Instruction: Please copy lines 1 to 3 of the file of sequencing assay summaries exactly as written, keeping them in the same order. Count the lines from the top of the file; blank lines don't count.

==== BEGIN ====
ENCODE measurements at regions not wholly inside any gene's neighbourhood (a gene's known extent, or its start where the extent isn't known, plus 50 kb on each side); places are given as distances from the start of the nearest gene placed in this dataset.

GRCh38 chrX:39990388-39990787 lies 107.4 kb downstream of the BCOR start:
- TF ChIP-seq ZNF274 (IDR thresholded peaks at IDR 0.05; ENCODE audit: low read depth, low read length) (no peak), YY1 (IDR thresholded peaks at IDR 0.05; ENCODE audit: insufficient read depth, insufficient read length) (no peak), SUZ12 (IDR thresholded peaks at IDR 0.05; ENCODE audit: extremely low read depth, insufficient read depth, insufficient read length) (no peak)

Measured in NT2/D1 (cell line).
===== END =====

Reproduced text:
ENCODE measurements at regions not wholly inside any gene's neighbourhood (a gene's known extent, or its start where the extent isn't known, plus 50 kb on each side); places are given as distances from the start of the nearest gene placed in this dataset.

GRCh38 chrX:39990388-39990787 lies 107.4 kb downstream of the BCOR start:
- TF ChIP-seq ZNF274 (IDR thresholded peaks at IDR 0.05; ENCODE audit: low read depth, low read length) (no peak), YY1 (IDR thresholded peaks at IDR 0.05; ENCODE audit: insufficient read depth, insufficient read length) (no peak), SUZ12 (IDR thresholded peaks at IDR 0.05; ENCODE audit: extremely low read depth, insufficient read depth, insufficient read length) (no peak)